Warhol exhibit

Detail of Andy Warhol's "Selfie" wallpaper produced by the Brooklyn-based company Flavor Paper, and showing Warhol's self-portraits taken from the 1963-1986. © 2016 The Andy Warhol Foundation for the Visual Arts, Inc. / Artists Rights Society (ARS), New York.



PICTURE YOURSELF: Selfies, Cellphones, and the Digital Age

February 2-April 12, 2016
(Closed March 12-28 for the College's Spring Break)

Sussel Gallery and the Burton D. Morgan Gallery

Press Release
Exhibition Images
PICTURE YOURSELF brochure (.pdf)

    Wednesday, February 10 & 17
    4:00-6:00 p.m.
    Visit the CWAM during these extended 
    museum hours to both see the exhibition
    and have CWAM staff assist you in the
    (Please see below for a description of 
    the LAB.)

    12:00-1:00 p.m.
    Drop in on any Tuesday at noon for
    a tour and assistance in the LAB.

    Wednesday, March 30
    7:00 p.m., Sussel Gallery
    Daniel Arnold

About the Exhibition

Daniel Arnold • Sean Fader • Luis Flores • Rollin Leonard • Farideh Sakhaeifar • Andy Warhol

The six artists in PICTURE YOURSELF are concerned with constructions of the self in an era of mass consumerism, rapid technological advancements, urban chaos, vast inequalities, online dating, shifting norms in gender and sexuality, and communities beyond the borders of our physical worlds. Their works ask us to rethink selfies as something other than vanity projects for public presentation. Instead, created with refracted, distorted, and manipulated technologies, these artists shed light on how we perform the self in and for a multivariable world.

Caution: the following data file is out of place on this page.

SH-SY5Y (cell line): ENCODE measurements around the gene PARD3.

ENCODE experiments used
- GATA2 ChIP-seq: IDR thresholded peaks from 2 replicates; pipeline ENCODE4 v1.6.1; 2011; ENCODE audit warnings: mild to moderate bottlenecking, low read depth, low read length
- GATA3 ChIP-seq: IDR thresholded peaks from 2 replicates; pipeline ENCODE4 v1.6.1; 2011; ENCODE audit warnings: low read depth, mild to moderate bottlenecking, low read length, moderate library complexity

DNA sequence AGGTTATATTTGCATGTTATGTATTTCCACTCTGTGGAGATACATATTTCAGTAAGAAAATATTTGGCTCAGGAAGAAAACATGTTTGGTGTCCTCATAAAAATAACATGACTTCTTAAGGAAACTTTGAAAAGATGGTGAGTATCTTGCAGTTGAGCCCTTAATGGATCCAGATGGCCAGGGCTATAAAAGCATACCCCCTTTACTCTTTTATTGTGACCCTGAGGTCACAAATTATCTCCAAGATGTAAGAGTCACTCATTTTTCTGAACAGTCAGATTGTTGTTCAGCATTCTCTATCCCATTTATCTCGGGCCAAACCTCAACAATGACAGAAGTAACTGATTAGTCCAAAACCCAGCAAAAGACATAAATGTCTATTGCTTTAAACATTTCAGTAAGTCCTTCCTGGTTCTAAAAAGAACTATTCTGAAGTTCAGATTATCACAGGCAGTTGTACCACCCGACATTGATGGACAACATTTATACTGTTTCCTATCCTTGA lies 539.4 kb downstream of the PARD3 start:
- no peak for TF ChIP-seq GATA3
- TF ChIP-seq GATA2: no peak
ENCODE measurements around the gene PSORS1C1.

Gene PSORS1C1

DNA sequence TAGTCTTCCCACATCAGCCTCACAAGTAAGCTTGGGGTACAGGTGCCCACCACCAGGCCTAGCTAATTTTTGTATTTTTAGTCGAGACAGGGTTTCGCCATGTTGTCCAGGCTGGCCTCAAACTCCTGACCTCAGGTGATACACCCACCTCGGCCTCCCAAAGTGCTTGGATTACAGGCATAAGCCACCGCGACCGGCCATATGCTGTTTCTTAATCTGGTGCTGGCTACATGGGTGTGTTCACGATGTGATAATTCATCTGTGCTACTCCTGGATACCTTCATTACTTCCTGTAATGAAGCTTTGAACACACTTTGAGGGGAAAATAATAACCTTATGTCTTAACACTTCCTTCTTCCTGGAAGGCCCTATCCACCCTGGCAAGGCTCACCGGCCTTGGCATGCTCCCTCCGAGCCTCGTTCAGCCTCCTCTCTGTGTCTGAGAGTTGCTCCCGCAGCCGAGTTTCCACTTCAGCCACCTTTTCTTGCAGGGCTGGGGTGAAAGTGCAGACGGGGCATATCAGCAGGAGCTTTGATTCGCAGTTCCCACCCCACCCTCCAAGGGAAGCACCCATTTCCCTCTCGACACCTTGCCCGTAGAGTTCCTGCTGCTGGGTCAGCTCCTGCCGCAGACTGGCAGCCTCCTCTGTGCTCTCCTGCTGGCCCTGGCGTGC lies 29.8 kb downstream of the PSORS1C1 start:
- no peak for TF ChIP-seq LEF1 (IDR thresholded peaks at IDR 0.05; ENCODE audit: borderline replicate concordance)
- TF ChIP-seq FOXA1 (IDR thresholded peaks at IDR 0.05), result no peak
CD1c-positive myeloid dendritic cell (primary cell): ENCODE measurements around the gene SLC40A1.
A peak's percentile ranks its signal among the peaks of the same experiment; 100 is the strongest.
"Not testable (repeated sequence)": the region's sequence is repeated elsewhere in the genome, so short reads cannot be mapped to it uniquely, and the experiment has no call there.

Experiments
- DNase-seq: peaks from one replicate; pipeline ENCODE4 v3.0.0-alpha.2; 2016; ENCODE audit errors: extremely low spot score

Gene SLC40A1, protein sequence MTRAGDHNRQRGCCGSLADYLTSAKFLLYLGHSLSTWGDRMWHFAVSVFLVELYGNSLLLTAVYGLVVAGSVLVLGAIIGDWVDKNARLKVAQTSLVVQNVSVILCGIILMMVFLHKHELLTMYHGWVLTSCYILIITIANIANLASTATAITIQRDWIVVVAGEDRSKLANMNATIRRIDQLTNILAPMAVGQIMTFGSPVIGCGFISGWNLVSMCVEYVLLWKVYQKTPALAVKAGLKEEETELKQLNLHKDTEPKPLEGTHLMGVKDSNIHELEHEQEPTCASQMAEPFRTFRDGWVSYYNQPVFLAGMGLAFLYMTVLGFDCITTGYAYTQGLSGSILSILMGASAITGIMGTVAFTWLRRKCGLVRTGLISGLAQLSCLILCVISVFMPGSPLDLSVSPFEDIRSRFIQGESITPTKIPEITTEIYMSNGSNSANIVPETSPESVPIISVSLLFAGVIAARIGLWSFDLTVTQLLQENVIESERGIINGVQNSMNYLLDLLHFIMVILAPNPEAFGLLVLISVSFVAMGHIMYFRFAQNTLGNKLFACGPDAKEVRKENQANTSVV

Andy Warhol’s iconic self-portraits (1963–1986) are prescient images of self performance that play with notions of gender, sexuality, and youth. Warhol’s unapologetic expressions are meant to push against our ideas of propriety—whether in lipstick or a fright wig—and reconsider our ideas of what is or is not acceptable or respectable. Like Warhol who casts himself as the subject for analysis, Luis Flores examines the relationship between masculinity and performance in the knitted, life size version of himself angling an iPhone toward his face. On the wall in front of the figure, a red neon sign reads, Whatever You Want It To Be, literally illuminating the desire to satiate an audience.  

While Warhol and Flores foreground the masculine self, Daniel Arnold and Farideh Sakhaeifar appear in their photographs subtly, almost ghostly; the self is present in the faces of strangers. Shot on an iPhone, Arnold’s subway photos capture subway riders immersed in their own worlds. He appears only as shadow or reflection against tired faces or wide-eyed children. Sakhaeifar’s Workers Are Taking Photographs is a series dedicated to Iranian men working in construction sites or grocery, wood, and metal shops. She enters these male-dominated spaces and asks them to photograph themselves by saying, “hold the cable and release when ready.” Behind them, feminine hands hold a white backdrop. Like Arnold, Sakhaeifar controls the image but only appears fleetingly, seeking instead to illuminate the other.